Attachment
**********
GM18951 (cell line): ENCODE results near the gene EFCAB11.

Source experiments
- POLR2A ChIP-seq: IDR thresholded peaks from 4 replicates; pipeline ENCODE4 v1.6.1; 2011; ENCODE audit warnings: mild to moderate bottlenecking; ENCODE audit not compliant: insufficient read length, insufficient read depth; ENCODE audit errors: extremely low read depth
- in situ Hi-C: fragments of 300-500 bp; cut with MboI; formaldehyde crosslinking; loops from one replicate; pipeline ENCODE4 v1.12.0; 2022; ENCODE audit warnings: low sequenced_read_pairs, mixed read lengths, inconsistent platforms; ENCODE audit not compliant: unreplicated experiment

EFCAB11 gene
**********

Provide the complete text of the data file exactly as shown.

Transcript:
GM18951 (cell line): ENCODE results near the gene EFCAB11.

Source experiments
- POLR2A ChIP-seq: IDR thresholded peaks from 4 replicates; pipeline ENCODE4 v1.6.1; 2011; ENCODE audit warnings: mild to moderate bottlenecking; ENCODE audit not compliant: insufficient read length, insufficient read depth; ENCODE audit errors: extremely low read depth
- in situ Hi-C: fragments of 300-500 bp; cut with MboI; formaldehyde crosslinking; loops from one replicate; pipeline ENCODE4 v1.12.0; 2022; ENCODE audit warnings: low sequenced_read_pairs, mixed read lengths, inconsistent platforms; ENCODE audit not compliant: unreplicated experiment

EFCAB11 gene